Science Fair Project Encyclopedia
In the days before turning techniques had been properly developed, one long pole was normally used on sloping ground. The skier would lean or sit on the pole in order to increase friction with the ground, so slowing or stopping.
In modern skiing one pole is held in each hand, and each pole has a circular "basket" attached close to the lower end to prevent the pole sinking significantly into deep snow. At the upper end of the pole a strap is attached, which is normally slipped over the wrist to prevent the loss of the pole in the event of a fall. When skiing the backcountry (off piste) in trees, the wrist strap is not normally used, since there is a risk of wrist injury if the pole should catch on an unseen branch or root.
Cross-country and Alpine ski poles
Alpine skiers use poles as well. While they serve the same purposes as they do in cross-country, they can also help with the timing of the more advanced ski turns. By making contact with the ground between each turn in a process known as "pole planting", Alpine skiers are given greater stability as they move their mass down the hill, creating more acceleration and a tighter turning radius.
A ski pole is the correct length for Alpine skiing if, when placed in the snow at rest, the skiers elbow forms a right angle. Longer poles are used for cross-country to enable a longer thrust. Poles used for ski touring may be telescopic, so that they may be adjusted to suit snow conditions or the steepness of the slope.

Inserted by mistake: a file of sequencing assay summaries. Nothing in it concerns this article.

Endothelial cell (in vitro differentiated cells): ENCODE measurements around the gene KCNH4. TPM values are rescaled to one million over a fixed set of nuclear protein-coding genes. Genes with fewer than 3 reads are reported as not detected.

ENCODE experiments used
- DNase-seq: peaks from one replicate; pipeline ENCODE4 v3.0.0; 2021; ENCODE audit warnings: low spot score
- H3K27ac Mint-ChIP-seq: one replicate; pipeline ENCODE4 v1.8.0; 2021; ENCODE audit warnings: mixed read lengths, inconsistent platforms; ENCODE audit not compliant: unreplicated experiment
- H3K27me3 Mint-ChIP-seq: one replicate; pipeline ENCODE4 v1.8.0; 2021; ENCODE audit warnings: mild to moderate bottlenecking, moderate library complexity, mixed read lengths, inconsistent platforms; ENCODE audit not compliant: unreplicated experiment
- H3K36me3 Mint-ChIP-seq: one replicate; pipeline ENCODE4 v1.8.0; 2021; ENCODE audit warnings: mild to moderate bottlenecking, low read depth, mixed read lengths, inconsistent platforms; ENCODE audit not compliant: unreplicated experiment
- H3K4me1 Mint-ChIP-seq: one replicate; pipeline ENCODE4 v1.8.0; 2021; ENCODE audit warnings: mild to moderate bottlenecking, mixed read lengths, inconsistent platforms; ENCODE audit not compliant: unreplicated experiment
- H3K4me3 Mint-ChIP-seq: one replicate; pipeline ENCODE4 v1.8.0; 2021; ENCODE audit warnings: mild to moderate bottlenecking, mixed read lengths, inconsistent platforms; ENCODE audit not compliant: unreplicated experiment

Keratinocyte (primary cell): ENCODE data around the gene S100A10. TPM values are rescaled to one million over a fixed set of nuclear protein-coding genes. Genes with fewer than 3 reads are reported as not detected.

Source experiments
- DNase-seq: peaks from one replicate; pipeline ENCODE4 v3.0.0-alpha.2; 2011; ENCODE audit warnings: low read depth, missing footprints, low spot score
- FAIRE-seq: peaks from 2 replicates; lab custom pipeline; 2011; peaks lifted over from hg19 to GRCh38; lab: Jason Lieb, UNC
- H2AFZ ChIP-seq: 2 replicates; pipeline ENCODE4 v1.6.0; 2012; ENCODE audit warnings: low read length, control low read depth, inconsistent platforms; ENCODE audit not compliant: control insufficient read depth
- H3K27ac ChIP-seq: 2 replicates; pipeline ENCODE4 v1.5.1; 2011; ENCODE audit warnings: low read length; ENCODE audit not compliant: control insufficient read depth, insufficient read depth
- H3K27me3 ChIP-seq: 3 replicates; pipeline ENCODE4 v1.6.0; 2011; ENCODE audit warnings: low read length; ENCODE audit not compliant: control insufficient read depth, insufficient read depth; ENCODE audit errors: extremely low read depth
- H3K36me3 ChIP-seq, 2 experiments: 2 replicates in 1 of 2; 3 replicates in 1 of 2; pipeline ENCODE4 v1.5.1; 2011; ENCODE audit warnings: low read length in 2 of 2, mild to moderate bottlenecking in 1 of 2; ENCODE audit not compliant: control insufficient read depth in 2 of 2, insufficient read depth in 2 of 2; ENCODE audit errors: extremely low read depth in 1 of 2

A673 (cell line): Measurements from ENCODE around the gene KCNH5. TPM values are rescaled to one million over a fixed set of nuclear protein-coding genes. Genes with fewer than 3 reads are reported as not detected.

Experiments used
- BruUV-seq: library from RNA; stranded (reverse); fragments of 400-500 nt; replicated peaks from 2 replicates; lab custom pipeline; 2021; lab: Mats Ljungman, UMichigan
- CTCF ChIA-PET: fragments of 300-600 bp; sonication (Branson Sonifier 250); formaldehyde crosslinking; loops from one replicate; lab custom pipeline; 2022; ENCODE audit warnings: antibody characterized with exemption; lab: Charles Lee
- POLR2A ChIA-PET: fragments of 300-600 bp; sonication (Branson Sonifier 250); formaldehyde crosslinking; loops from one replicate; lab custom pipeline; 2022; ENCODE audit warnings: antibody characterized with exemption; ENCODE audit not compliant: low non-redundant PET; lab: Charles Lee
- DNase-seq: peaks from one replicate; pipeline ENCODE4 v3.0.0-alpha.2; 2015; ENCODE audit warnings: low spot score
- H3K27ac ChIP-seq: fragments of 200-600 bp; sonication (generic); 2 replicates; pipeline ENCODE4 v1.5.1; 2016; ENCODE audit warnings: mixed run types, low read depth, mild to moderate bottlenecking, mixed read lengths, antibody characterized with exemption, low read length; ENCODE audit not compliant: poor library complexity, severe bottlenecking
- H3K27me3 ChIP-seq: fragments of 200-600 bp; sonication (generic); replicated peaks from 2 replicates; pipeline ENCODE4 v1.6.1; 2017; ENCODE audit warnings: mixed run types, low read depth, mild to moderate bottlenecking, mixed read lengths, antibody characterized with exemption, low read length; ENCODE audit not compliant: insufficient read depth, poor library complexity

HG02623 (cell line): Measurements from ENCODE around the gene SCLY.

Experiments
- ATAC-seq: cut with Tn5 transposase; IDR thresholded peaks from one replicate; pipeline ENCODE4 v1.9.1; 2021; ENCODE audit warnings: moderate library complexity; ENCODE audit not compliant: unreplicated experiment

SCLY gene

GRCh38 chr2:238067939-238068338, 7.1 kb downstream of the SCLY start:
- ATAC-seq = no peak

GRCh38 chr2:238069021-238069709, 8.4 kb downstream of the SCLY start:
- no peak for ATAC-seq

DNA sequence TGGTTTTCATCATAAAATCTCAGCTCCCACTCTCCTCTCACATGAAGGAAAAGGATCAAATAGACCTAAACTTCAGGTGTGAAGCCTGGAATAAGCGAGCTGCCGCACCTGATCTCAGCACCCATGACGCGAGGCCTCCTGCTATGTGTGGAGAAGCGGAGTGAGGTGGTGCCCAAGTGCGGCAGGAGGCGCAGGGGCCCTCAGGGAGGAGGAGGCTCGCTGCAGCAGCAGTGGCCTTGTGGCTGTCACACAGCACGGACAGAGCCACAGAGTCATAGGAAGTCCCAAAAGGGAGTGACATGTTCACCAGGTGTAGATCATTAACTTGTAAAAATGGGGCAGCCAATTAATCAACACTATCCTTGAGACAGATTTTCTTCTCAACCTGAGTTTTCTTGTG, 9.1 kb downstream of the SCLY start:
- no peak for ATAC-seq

Some racers in the high speed skiing disciplines (Giant Slalom, Super Giant Slalom, downhill, speed skiing) use curved poles that are bent to shape around their bodies while they are in a tuck position, in order to minimize wind resistance and drag, making them more aerodynamic.
Ski jumping and snowblading are the only varieties of skiing in which no poles are used.
Ski poles are a crucial piece of equipment, though they are frequently ignored. People buying ski gear often spend hours researching the right type and brand of ski, the best type of ski boot, but rarely the poles.
While most average skiers can get away with the run-of-the-mill cheap metal ski poles, more advanced or specialized skiers can benefit from more technologically advanced materials. Poles made of carbon fiber, for instance, are very light and flexible, allowing the poles to bend without breaking, and potentially increasing the speed and accuracy of pole-planting.
There are also more convenient alternatives to the traditional wrist strap - for instance "trigger" mechanisms that will come off in case of a crash to avoid injury.
There is some debate about what styles of poles should be allowed. Swedish skier Gunde Svan added more fuel to the debate by introducing the unipole. During summer training, he sat in a canoe and paddled upstream using two paddles. When he became tired, he switched to just one paddle and found that it was much easier, so he tested skiing using a unipole. Preliminary tests were promising. At a skiing event, he brought his homemade unipole and used it on a training round. Later the same day, the unipole was banned.
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